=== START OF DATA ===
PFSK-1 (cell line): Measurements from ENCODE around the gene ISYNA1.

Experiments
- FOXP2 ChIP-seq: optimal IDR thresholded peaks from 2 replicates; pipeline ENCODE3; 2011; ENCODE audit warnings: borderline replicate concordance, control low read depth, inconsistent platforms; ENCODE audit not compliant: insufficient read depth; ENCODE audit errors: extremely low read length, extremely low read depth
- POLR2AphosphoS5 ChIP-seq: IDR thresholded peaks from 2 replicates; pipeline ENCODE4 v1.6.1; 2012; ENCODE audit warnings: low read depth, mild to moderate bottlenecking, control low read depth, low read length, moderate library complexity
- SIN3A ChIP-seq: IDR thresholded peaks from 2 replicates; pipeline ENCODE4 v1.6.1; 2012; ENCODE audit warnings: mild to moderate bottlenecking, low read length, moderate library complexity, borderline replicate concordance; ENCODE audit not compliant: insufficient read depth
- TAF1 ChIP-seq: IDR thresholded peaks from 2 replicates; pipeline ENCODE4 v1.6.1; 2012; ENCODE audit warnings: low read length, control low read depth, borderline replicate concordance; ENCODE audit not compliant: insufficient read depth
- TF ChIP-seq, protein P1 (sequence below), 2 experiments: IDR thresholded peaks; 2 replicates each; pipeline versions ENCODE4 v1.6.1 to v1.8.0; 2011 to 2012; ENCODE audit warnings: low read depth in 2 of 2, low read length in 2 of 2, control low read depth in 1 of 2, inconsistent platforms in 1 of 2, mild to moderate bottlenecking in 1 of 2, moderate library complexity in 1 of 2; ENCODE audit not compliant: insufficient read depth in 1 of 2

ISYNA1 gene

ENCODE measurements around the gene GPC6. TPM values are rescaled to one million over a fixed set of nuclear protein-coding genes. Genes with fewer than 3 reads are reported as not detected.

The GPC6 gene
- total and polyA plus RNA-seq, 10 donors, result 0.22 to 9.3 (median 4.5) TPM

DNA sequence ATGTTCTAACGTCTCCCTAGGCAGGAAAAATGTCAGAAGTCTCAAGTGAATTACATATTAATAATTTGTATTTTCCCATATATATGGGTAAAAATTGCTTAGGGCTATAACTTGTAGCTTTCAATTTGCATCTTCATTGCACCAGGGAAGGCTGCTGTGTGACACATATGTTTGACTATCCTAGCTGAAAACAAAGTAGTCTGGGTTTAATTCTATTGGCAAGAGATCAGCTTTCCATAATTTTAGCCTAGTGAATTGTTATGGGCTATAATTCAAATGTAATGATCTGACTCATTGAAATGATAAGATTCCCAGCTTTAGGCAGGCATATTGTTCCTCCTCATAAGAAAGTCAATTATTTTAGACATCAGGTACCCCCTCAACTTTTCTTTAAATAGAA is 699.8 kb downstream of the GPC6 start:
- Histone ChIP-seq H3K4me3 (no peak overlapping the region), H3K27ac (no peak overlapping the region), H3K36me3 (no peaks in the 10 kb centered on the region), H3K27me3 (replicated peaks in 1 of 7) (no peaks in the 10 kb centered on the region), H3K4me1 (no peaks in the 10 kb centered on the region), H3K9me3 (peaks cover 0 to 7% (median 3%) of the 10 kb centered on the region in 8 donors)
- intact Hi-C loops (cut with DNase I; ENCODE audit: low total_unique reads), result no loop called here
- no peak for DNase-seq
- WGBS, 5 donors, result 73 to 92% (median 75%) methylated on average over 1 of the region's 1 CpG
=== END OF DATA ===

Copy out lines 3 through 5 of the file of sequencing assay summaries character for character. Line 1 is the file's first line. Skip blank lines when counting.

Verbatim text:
- FOXP2 ChIP-seq: optimal IDR thresholded peaks from 2 replicates; pipeline ENCODE3; 2011; ENCODE audit warnings: borderline replicate concordance, control low read depth, inconsistent platforms; ENCODE audit not compliant: insufficient read depth; ENCODE audit errors: extremely low read length, extremely low read depth
- POLR2AphosphoS5 ChIP-seq: IDR thresholded peaks from 2 replicates; pipeline ENCODE4 v1.6.1; 2012; ENCODE audit warnings: low read depth, mild to moderate bottlenecking, control low read depth, low read length, moderate library complexity
- SIN3A ChIP-seq: IDR thresholded peaks from 2 replicates; pipeline ENCODE4 v1.6.1; 2012; ENCODE audit warnings: mild to moderate bottlenecking, low read length, moderate library complexity, borderline replicate concordance; ENCODE audit not compliant: insufficient read depth